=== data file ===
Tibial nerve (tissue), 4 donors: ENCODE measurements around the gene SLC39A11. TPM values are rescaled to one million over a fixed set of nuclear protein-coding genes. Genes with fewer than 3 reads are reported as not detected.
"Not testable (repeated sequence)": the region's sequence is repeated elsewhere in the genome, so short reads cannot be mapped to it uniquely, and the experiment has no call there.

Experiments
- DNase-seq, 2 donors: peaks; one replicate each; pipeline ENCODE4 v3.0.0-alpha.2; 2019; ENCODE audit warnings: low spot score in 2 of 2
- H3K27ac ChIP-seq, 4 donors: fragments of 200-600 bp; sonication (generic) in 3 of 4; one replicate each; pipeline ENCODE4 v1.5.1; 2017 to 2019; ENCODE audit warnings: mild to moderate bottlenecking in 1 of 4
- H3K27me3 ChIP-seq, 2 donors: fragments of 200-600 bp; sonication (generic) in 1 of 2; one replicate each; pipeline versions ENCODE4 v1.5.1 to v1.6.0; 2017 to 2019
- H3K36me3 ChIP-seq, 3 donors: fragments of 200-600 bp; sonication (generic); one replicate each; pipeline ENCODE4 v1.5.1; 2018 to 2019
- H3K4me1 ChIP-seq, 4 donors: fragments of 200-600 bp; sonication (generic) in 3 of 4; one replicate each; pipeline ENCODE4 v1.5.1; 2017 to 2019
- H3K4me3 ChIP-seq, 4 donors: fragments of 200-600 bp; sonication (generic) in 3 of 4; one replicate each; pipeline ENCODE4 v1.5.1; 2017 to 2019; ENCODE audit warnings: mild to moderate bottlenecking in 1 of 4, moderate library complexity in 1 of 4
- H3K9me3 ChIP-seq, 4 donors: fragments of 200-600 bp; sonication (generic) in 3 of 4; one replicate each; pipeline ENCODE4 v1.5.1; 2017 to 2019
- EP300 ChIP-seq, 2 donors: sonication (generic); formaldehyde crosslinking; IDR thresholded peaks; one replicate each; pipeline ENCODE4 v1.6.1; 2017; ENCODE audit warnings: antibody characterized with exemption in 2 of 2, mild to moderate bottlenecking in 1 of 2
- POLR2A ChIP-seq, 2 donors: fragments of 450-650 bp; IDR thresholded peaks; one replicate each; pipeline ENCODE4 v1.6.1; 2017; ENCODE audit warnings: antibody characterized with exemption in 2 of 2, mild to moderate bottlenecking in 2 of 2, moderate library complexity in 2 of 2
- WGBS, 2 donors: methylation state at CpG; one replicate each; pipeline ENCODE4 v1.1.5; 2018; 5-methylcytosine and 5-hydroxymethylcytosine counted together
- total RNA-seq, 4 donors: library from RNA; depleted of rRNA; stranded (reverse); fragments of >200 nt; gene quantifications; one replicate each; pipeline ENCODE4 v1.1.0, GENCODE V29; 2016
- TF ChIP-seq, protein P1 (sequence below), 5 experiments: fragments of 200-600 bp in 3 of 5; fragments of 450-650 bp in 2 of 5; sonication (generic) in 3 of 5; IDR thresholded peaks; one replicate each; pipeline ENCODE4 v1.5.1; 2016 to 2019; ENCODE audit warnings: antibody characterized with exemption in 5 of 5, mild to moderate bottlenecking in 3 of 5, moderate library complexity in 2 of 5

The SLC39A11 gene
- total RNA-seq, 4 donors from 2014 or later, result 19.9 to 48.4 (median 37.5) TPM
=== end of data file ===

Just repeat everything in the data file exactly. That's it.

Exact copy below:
Tibial nerve (tissue), 4 donors: ENCODE measurements around the gene SLC39A11. TPM values are rescaled to one million over a fixed set of nuclear protein-coding genes. Genes with fewer than 3 reads are reported as not detected.
"Not testable (repeated sequence)": the region's sequence is repeated elsewhere in the genome, so short reads cannot be mapped to it uniquely, and the experiment has no call there.

Experiments
- DNase-seq, 2 donors: peaks; one replicate each; pipeline ENCODE4 v3.0.0-alpha.2; 2019; ENCODE audit warnings: low spot score in 2 of 2
- H3K27ac ChIP-seq, 4 donors: fragments of 200-600 bp; sonication (generic) in 3 of 4; one replicate each; pipeline ENCODE4 v1.5.1; 2017 to 2019; ENCODE audit warnings: mild to moderate bottlenecking in 1 of 4
- H3K27me3 ChIP-seq, 2 donors: fragments of 200-600 bp; sonication (generic) in 1 of 2; one replicate each; pipeline versions ENCODE4 v1.5.1 to v1.6.0; 2017 to 2019
- H3K36me3 ChIP-seq, 3 donors: fragments of 200-600 bp; sonication (generic); one replicate each; pipeline ENCODE4 v1.5.1; 2018 to 2019
- H3K4me1 ChIP-seq, 4 donors: fragments of 200-600 bp; sonication (generic) in 3 of 4; one replicate each; pipeline ENCODE4 v1.5.1; 2017 to 2019
- H3K4me3 ChIP-seq, 4 donors: fragments of 200-600 bp; sonication (generic) in 3 of 4; one replicate each; pipeline ENCODE4 v1.5.1; 2017 to 2019; ENCODE audit warnings: mild to moderate bottlenecking in 1 of 4, moderate library complexity in 1 of 4
- H3K9me3 ChIP-seq, 4 donors: fragments of 200-600 bp; sonication (generic) in 3 of 4; one replicate each; pipeline ENCODE4 v1.5.1; 2017 to 2019
- EP300 ChIP-seq, 2 donors: sonication (generic); formaldehyde crosslinking; IDR thresholded peaks; one replicate each; pipeline ENCODE4 v1.6.1; 2017; ENCODE audit warnings: antibody characterized with exemption in 2 of 2, mild to moderate bottlenecking in 1 of 2
- POLR2A ChIP-seq, 2 donors: fragments of 450-650 bp; IDR thresholded peaks; one replicate each; pipeline ENCODE4 v1.6.1; 2017; ENCODE audit warnings: antibody characterized with exemption in 2 of 2, mild to moderate bottlenecking in 2 of 2, moderate library complexity in 2 of 2
- WGBS, 2 donors: methylation state at CpG; one replicate each; pipeline ENCODE4 v1.1.5; 2018; 5-methylcytosine and 5-hydroxymethylcytosine counted together
- total RNA-seq, 4 donors: library from RNA; depleted of rRNA; stranded (reverse); fragments of >200 nt; gene quantifications; one replicate each; pipeline ENCODE4 v1.1.0, GENCODE V29; 2016
- TF ChIP-seq, protein P1 (sequence below), 5 experiments: fragments of 200-600 bp in 3 of 5; fragments of 450-650 bp in 2 of 5; sonication (generic) in 3 of 5; IDR thresholded peaks; one replicate each; pipeline ENCODE4 v1.5.1; 2016 to 2019; ENCODE audit warnings: antibody characterized with exemption in 5 of 5, mild to moderate bottlenecking in 3 of 5, moderate library complexity in 2 of 5

The SLC39A11 gene
- total RNA-seq, 4 donors from 2014 or later, result 19.9 to 48.4 (median 37.5) TPM